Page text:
With a big swell there can be quite a strong riptide, and you need to be aware of this.

It’s a fairly remote beach, about two-thirds of the way from Camelford to Wadebridge, and tends to be less crowded than other North Cornish surfing beaches.

There is a car park, toilet block and a beach shop and café. There are lifeguarding facilities in the summer season.

Surfers at Polzeath

Surfers at Polzeath


Polzeath Beach is opposite Padstow. It’s a fantastic surfing beach which has large and reliable waves.

It’s a fantastically beautiful place as well, with views across to Padstow of the Estuary, and cliffs surrounding the beach. It’s a sand and shingle mixed beach with some fantastic rock pools that are great for children and child-minded adults to explore.

It should be noted that the beach is very small at high tide, and Polzeath is therefore probably best mid to low tide.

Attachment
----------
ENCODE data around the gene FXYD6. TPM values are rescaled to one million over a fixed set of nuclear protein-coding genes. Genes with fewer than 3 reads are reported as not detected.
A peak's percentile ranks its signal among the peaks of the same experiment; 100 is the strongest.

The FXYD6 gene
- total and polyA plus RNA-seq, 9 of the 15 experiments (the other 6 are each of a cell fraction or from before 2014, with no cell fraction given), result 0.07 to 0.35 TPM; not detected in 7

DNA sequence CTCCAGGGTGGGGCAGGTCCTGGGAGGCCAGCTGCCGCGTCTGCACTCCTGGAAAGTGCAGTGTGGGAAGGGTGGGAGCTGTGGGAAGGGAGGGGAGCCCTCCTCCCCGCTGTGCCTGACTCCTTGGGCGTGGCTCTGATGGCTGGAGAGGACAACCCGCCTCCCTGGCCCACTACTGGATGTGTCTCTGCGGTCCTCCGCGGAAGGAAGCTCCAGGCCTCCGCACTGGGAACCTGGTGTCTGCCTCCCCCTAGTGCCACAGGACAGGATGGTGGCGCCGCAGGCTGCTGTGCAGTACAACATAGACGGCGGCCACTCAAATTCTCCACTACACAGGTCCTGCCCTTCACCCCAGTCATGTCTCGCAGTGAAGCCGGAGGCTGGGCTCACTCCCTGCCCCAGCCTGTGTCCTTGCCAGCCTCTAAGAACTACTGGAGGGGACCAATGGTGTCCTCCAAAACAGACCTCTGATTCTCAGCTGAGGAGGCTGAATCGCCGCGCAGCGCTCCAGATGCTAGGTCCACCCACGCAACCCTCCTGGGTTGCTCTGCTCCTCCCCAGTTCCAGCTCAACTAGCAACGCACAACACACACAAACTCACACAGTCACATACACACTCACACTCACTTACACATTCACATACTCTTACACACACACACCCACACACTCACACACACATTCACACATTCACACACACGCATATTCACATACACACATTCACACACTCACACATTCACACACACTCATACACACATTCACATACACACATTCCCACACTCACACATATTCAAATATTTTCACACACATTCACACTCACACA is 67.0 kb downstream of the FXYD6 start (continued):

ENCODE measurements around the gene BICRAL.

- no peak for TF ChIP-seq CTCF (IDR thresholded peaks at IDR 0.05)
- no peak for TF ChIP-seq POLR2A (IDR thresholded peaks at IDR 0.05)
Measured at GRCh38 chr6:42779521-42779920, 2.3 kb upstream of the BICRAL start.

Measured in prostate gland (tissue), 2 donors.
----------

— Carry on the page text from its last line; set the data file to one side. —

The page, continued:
The beach is probably also better suited to more experienced surfers because the varying nature of the break means you can get both lefts and rights in the middle of the beach and there can be quite a strong riptide. It’s a very reliable surf and can generate some really big waves.

There are two car parks, a toilet and shower block, cafes, and lifeguards in the summer season.

The beach itself is golden fairly fine sand mixed with shingle. The village nearby is pretty good for cafes, pubs and restaurants. There are also quite a lot of children’s activities in the village, so if you want to surf for a bit and then do some other stuff with the kids, this is a particularly good beach.